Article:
PhD Dissertation Defense by Dhawal Buaria

Event Details
  • Date/Time:
    • Monday April 18, 2016
      11:30 am - 1:30 pm
  • Location: Montgomery Knight Building Room 317
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Summaries

Summary Sentence: LAGRANGIAN INVESTIGATIONS OF TURBULENT DISPERSION AND MIXING USING PETASCALE COMPUTING

Full Summary: No summary paragraph submitted.

Advisor: Prof. P. K. Yeung

Committee Members:

Prof. P. K. Yeung (Committee Chair, AE)

Prof. Edmund Chow (CSE)

Prof. Suresh Menon (AE)

Prof. Stephen Ruffin (AE)

Prof. Donald Webster (CEE)

LAGRANGIAN INVESTIGATIONS OF TURBULENT DISPERSION

AND MIXING USING PETASCALE COMPUTING

 

Abstract:

 

In many fields of science and engineering important to society, such as study of air/water quality, pollutant dispersion, cloud physics, design of improved combustion devices, etc., the ability of turbulent flow to provide efficient transport of entities such as pollutants, vapor droplets, fuel/oxidizer, etc. is of critical importance. To understand and hence develop proper predictive tools for such transported entities, it is necessary to understand turbulence from a Lagrangian perspective (of an observer moving with the flow), including the interaction between turbulent transport and molecular diffusion. Usually, in both direct numerical simulations (DNS) and experiments, a population of fluid particles is tracked forward in time (forward tracking) from specified initial conditions to understand how a cloud of material spreads in a turbulent flow. However the process of turbulent mixing occurs when material located at different regions at previous times is brought together at a later time. In such a scenario, it is more important to track the particles backward in time (backward tracking). Backward tracking is also important from a modeling perspective, which would help address questions about the dynamical origins of a patch of contaminant material, or a highly convoluted multi-particle cluster. Furthermore, it can also be shown that the nth moment of a passive scalar field can be directly related to the backward in time statistics of an n-particle cluster. Although conceptually simple, backward tracking is very difficult to accomplish due to time irreversibility of Navier-Stokes equations, and thus not very well understood in literature.

 

In this work, we use DNS of stationary isotropic turbulence to investigate the process of backward and forward dispersion using state of the art computing facilities. A new massively parallel computational framework has been developed to enable particle tracking in DNS at Petascale problem sizes, performing up to 40X faster than the previous implementation. We have also implemented an efficient and statistically robust approach to extract backward and forward statistics via the post-processing of trajectory data stored in DNS of fluid particles and diffusing molecules (that undergo Brownian motion relative to the fluid). Detailed results are first obtained for pairs of fluid particles. An important consequence of applying Kolmogorov’s similarity hypotheses to Lagrangian statistics of particle pairs is the universal t3 scaling (Richardson’s scaling) at intermediate times.  Backward dispersion is found to be faster at intermediate times resulting in a higher Richardson constant, though the scaling is not as robust as in forward dispersion. Extensions to higher-order moments of the separation are also addressed. Statistics of the trajectories of molecules taken singly and in pairs are investigated. The separation statistics of molecular pairs exhibit more robust Richardson scaling compared to fluid particles. An important innovation in this work is to demonstrate explicitly the practical utility of a Lagrangian description of turbulent mixing, where molecular displacements and separations in the limit of small backward initial separations can be used to calculate the evolution of scalar fluctuations resulting from a known source function in space. Lagrangian calculations of production and dissipation rates of the scalar fluctuations are shown to agree very well with Eulerian results for the case of passive scalars driven by a uniform mean-gradient. The well-known scalar dissipation anomaly is accordingly addressed in a Lagrangian context. Extensions to three- and four-particle clusters of fluid particles and molecules are also addressed.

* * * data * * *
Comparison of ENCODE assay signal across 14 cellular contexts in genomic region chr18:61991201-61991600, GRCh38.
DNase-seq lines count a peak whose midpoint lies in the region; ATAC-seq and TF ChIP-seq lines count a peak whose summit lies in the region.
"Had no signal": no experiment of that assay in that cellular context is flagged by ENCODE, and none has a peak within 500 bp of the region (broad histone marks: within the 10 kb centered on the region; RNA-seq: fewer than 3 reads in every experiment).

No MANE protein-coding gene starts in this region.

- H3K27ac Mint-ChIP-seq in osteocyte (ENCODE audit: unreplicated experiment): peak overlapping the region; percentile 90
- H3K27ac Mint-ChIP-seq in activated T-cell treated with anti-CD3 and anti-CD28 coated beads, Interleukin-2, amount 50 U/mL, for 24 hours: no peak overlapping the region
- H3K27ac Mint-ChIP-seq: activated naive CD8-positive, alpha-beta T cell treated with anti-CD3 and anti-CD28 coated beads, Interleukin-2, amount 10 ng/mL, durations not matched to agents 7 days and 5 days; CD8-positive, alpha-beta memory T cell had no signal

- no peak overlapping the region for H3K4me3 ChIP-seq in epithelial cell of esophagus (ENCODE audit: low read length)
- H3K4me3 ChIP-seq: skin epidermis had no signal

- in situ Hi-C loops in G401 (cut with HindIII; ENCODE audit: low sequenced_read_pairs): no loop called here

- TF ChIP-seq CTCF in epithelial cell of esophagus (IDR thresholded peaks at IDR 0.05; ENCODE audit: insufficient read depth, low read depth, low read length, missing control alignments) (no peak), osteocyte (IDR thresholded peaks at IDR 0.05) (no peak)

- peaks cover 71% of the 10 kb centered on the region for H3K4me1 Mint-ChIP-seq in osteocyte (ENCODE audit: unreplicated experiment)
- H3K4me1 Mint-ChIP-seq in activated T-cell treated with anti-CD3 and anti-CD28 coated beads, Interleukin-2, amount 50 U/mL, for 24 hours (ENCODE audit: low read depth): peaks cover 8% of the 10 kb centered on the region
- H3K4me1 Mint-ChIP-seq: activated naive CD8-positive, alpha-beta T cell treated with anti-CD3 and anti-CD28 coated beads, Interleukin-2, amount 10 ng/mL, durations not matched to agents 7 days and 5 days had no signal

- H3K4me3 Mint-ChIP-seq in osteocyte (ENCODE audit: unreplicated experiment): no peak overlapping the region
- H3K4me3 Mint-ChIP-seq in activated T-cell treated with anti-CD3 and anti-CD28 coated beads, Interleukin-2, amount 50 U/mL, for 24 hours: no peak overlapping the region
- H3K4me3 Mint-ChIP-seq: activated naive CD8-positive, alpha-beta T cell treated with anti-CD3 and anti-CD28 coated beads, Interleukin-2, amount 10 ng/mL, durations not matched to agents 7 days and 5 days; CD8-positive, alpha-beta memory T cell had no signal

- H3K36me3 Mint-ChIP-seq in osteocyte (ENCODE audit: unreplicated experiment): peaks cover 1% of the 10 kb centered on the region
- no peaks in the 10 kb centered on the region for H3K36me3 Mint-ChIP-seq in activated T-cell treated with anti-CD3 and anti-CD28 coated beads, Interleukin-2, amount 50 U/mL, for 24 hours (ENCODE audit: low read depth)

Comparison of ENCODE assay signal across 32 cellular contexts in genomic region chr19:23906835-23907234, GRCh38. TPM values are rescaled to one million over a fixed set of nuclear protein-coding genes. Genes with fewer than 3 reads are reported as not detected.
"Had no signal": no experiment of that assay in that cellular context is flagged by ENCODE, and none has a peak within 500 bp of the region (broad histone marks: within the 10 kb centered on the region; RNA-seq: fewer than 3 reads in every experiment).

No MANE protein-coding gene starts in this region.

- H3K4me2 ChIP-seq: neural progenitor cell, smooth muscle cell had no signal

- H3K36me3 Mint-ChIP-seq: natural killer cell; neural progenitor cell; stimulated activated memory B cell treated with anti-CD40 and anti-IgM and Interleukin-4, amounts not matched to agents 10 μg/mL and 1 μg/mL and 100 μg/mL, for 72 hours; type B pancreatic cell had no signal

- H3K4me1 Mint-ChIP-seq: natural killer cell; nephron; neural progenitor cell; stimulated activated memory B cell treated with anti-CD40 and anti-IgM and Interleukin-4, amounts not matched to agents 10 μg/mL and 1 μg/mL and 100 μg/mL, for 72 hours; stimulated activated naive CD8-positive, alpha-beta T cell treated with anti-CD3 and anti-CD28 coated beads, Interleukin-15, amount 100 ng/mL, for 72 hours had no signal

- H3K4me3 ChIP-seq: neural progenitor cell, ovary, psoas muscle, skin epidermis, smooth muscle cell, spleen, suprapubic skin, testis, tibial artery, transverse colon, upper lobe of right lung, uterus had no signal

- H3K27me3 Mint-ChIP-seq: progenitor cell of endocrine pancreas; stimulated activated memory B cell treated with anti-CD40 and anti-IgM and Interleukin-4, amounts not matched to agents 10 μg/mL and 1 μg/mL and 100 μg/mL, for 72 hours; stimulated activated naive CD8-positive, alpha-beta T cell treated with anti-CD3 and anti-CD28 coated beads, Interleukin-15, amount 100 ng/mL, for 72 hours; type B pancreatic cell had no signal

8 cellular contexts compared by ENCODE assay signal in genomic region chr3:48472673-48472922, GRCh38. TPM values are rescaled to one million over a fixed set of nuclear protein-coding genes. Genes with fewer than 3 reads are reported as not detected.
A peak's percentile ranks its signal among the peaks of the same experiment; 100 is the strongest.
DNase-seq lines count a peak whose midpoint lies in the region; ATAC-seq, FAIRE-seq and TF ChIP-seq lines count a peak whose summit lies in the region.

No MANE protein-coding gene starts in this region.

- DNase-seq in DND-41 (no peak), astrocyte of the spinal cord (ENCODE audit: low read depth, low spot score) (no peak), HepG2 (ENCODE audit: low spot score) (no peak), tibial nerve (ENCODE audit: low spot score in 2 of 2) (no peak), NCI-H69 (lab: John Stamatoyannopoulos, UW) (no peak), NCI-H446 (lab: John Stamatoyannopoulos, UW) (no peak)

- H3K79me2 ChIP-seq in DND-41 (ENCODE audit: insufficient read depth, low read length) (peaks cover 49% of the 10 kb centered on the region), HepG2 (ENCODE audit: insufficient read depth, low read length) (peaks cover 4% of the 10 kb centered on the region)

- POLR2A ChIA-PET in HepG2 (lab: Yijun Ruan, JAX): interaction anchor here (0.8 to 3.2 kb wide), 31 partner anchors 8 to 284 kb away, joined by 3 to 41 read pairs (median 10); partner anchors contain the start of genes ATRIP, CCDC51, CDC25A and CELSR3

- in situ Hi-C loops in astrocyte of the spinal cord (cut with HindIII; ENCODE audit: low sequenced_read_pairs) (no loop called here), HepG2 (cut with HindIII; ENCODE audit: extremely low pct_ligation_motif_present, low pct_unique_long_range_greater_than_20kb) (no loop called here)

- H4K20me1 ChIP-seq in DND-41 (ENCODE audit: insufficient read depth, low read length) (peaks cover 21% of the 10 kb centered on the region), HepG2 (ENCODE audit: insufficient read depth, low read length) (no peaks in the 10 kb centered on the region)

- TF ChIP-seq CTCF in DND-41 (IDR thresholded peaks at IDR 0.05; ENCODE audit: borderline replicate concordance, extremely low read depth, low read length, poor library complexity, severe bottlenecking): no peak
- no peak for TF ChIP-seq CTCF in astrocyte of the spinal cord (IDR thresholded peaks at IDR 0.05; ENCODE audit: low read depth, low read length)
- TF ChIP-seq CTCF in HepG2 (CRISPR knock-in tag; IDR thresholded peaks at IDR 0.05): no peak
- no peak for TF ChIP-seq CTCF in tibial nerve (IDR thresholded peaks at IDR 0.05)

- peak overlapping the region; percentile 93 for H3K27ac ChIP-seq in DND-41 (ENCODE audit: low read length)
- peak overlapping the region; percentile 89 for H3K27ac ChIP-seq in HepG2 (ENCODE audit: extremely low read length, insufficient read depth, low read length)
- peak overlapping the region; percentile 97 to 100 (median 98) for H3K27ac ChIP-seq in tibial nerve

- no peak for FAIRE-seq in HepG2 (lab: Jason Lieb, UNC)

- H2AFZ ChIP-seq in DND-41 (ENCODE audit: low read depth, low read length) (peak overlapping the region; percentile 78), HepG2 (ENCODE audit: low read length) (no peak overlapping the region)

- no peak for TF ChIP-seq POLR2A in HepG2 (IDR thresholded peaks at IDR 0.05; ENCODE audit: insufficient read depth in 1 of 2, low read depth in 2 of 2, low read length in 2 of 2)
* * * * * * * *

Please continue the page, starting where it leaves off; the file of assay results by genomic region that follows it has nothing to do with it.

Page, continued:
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PhD Dissertation Defense
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  • Created By: Jacquelyn Strickland
  • Workflow Status: Published
  • Created On: Apr 6, 2016 - 4:40am
  • Last Updated: Oct 7, 2016 - 10:17pm